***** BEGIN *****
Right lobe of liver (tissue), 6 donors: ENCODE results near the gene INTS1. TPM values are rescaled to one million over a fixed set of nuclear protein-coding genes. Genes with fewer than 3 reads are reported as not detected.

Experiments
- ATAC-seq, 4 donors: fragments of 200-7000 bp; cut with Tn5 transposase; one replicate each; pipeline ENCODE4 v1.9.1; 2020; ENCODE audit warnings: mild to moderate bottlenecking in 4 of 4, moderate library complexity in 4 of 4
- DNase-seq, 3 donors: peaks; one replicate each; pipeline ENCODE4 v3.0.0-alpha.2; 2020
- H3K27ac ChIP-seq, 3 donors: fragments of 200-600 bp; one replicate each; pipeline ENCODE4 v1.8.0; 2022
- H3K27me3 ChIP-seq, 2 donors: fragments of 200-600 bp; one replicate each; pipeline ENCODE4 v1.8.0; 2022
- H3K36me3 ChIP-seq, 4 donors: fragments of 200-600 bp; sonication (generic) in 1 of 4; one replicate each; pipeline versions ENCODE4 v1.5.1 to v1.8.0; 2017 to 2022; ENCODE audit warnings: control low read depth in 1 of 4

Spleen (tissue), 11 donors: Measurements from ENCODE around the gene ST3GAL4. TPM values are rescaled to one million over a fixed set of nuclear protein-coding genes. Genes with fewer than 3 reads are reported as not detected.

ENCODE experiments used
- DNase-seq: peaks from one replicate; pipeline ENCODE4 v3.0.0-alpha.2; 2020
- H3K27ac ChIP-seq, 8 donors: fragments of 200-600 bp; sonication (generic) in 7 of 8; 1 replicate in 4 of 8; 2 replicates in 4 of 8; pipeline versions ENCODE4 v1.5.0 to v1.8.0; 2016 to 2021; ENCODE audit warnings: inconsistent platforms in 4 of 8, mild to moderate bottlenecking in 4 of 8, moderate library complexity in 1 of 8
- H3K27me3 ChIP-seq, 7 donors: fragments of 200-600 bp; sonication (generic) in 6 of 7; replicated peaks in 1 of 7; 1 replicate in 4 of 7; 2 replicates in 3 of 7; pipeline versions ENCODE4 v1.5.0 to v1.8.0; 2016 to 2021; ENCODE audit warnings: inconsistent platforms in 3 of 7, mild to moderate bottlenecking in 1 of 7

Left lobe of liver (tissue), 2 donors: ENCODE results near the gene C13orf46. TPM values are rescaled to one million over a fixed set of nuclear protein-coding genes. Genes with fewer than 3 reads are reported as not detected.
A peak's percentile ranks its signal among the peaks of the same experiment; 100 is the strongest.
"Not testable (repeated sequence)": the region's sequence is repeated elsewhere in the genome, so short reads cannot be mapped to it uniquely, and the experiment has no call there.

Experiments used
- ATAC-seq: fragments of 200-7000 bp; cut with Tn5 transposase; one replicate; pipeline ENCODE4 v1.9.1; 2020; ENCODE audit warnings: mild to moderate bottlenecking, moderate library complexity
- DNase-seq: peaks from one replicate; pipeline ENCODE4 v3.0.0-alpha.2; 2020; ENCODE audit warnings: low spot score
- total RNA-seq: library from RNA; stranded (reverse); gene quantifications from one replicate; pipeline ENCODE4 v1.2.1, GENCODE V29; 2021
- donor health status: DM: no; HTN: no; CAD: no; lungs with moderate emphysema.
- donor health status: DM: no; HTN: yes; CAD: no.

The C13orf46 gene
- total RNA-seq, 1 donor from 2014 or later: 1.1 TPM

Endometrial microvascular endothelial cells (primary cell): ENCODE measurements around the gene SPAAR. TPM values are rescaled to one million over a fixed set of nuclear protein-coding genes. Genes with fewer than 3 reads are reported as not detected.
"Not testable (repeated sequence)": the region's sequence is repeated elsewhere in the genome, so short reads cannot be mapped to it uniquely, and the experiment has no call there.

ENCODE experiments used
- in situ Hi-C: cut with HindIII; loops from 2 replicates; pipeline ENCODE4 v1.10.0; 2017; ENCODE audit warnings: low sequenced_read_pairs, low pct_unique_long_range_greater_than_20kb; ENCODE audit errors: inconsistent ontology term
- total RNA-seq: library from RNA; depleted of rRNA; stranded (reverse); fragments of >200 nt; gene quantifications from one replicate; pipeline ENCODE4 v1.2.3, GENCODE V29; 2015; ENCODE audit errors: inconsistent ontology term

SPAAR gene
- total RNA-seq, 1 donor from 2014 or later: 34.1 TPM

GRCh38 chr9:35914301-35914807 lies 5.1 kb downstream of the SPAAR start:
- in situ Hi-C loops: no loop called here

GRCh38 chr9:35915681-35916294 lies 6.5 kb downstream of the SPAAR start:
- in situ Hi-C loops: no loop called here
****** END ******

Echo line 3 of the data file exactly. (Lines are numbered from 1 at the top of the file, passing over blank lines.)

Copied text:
- ATAC-seq, 4 donors: fragments of 200-7000 bp; cut with Tn5 transposase; one replicate each; pipeline ENCODE4 v1.9.1; 2020; ENCODE audit warnings: mild to moderate bottlenecking in 4 of 4, moderate library complexity in 4 of 4